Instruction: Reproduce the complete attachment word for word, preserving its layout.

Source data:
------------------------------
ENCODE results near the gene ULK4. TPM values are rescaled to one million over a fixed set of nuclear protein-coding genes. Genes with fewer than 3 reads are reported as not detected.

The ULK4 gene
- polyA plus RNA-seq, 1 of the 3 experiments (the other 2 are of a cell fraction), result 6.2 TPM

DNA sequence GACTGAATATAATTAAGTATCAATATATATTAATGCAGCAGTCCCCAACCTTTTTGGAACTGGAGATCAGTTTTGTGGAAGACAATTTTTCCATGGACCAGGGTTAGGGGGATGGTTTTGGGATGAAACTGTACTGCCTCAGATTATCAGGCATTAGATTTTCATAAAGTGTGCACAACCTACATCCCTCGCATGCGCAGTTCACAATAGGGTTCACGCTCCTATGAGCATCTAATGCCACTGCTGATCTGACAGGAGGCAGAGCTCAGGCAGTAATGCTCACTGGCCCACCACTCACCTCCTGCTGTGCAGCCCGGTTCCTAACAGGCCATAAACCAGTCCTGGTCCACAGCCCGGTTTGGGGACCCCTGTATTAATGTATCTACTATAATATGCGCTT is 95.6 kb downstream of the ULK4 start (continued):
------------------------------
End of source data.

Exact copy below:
ENCODE results near the gene ULK4. TPM values are rescaled to one million over a fixed set of nuclear protein-coding genes. Genes with fewer than 3 reads are reported as not detected.

The ULK4 gene
- polyA plus RNA-seq, 1 of the 3 experiments (the other 2 are of a cell fraction), result 6.2 TPM

DNA sequence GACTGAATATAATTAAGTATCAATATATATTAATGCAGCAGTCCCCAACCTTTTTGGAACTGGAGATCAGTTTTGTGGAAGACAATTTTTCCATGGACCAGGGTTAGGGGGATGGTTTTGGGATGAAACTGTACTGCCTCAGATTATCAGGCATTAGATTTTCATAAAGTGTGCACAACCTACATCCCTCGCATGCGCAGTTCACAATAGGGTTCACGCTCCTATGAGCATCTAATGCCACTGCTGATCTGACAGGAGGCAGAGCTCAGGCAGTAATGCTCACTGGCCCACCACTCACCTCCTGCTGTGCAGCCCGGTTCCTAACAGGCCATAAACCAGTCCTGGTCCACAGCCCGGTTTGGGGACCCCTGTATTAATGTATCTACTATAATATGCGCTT is 95.6 kb downstream of the ULK4 start (continued):